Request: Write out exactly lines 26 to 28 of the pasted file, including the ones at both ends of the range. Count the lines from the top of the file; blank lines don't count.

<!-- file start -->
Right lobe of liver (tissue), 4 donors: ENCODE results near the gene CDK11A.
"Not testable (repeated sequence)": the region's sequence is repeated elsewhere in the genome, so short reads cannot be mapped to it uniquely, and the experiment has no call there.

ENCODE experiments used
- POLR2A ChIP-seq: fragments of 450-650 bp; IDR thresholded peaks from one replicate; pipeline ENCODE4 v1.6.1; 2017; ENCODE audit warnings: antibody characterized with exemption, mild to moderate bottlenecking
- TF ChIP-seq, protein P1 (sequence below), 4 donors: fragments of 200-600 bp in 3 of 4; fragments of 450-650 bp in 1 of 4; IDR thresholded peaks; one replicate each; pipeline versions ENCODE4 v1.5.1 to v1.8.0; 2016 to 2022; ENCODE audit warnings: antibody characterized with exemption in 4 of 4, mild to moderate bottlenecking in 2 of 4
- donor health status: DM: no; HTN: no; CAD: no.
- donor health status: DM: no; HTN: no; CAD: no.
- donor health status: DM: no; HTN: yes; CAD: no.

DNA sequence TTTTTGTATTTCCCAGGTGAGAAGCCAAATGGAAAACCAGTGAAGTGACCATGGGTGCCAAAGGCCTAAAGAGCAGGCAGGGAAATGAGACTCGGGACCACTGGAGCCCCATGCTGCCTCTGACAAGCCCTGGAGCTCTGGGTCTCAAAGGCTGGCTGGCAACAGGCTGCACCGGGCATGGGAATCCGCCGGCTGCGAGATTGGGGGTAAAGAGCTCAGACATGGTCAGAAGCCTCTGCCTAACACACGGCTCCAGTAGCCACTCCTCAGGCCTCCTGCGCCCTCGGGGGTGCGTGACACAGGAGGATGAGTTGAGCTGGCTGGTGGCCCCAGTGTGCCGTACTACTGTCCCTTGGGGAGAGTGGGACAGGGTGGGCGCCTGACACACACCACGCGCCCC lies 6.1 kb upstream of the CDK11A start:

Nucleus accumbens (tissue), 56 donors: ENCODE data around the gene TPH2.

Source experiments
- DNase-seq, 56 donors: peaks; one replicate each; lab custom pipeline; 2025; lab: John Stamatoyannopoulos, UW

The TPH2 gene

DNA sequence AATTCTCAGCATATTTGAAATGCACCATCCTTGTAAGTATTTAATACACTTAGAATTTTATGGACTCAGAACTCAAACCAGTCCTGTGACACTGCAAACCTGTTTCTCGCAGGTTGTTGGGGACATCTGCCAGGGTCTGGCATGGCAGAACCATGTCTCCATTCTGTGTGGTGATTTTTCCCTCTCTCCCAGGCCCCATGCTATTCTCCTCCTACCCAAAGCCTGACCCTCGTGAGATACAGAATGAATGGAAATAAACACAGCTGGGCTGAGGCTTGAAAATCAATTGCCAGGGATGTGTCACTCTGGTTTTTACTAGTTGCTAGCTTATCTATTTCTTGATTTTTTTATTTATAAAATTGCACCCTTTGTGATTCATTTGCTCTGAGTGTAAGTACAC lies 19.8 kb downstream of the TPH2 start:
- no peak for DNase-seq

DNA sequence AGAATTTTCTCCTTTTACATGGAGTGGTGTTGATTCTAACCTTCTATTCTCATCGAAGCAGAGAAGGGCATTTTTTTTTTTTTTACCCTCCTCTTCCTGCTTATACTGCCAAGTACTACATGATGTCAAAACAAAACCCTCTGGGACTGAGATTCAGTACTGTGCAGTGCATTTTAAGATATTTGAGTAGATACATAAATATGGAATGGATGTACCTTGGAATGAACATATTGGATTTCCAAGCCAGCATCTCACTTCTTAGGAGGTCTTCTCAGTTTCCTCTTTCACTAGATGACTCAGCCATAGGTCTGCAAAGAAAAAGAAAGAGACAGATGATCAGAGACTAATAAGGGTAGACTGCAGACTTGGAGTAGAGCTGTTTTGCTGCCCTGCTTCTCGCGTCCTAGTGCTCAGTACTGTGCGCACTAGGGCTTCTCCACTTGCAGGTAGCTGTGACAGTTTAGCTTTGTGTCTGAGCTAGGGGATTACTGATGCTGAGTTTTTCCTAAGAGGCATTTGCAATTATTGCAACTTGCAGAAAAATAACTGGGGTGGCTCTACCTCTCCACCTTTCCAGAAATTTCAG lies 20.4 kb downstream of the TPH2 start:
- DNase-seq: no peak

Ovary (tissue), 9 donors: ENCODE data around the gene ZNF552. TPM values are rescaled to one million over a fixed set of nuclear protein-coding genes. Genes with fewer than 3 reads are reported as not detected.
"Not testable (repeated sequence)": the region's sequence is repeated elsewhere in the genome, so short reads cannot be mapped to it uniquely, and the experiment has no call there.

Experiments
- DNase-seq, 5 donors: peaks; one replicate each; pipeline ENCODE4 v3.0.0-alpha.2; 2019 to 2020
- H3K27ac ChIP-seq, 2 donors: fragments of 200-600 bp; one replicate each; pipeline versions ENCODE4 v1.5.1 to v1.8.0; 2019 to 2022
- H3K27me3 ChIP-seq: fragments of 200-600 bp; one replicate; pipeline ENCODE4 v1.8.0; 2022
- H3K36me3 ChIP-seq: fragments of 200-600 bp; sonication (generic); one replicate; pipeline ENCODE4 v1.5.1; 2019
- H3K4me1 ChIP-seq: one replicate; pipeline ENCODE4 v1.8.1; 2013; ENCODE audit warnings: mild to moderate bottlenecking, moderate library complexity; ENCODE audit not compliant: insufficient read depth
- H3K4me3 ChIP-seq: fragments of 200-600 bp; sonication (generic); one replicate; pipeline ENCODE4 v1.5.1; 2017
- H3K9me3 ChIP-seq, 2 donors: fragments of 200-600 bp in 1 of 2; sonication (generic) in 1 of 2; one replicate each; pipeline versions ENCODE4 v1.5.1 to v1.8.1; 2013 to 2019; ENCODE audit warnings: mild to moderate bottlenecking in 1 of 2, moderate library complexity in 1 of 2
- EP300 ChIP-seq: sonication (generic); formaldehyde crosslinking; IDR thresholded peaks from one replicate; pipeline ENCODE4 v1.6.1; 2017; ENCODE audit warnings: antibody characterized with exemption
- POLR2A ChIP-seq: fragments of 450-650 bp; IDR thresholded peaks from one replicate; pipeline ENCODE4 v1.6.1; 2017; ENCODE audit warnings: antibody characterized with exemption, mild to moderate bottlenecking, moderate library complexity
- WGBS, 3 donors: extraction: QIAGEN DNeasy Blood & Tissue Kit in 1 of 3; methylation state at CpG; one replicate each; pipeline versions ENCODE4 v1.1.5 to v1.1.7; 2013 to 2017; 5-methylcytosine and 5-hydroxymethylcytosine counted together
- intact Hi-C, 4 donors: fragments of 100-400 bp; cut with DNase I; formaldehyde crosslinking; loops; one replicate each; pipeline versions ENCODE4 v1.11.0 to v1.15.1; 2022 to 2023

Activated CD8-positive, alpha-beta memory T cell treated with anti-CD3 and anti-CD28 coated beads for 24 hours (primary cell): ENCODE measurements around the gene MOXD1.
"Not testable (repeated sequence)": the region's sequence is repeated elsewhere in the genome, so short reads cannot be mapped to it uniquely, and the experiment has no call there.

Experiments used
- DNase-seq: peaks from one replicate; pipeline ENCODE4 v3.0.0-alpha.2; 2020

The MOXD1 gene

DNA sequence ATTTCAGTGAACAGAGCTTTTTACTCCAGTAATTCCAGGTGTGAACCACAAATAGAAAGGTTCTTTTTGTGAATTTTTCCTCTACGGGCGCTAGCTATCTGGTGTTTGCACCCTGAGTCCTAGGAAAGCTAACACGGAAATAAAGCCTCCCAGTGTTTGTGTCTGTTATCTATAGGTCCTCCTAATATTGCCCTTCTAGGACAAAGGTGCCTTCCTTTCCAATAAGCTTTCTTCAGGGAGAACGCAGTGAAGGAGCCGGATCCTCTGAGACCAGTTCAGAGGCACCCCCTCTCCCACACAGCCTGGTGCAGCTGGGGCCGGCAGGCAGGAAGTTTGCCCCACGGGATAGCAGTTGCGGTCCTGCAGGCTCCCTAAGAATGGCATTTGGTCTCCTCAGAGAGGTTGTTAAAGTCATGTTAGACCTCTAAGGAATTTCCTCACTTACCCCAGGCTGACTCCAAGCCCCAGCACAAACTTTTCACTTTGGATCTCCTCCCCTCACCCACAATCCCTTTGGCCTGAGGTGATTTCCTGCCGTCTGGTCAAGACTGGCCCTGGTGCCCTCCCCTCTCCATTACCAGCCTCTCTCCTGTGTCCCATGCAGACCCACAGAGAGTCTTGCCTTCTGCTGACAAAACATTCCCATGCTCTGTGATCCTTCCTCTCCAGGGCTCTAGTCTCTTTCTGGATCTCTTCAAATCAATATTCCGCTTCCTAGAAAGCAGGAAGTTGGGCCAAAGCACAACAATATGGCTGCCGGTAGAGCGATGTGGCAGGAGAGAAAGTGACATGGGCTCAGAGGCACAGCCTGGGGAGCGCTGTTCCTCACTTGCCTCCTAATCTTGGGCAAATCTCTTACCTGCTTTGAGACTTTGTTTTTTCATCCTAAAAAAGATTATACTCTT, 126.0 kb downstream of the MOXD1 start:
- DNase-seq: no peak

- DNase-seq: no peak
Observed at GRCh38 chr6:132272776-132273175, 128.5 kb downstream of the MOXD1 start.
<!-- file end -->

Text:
- H3K4me3 ChIP-seq: fragments of 200-600 bp; sonication (generic); one replicate; pipeline ENCODE4 v1.5.1; 2017
- H3K9me3 ChIP-seq, 2 donors: fragments of 200-600 bp in 1 of 2; sonication (generic) in 1 of 2; one replicate each; pipeline versions ENCODE4 v1.5.1 to v1.8.1; 2013 to 2019; ENCODE audit warnings: mild to moderate bottlenecking in 1 of 2, moderate library complexity in 1 of 2
- EP300 ChIP-seq: sonication (generic); formaldehyde crosslinking; IDR thresholded peaks from one replicate; pipeline ENCODE4 v1.6.1; 2017; ENCODE audit warnings: antibody characterized with exemption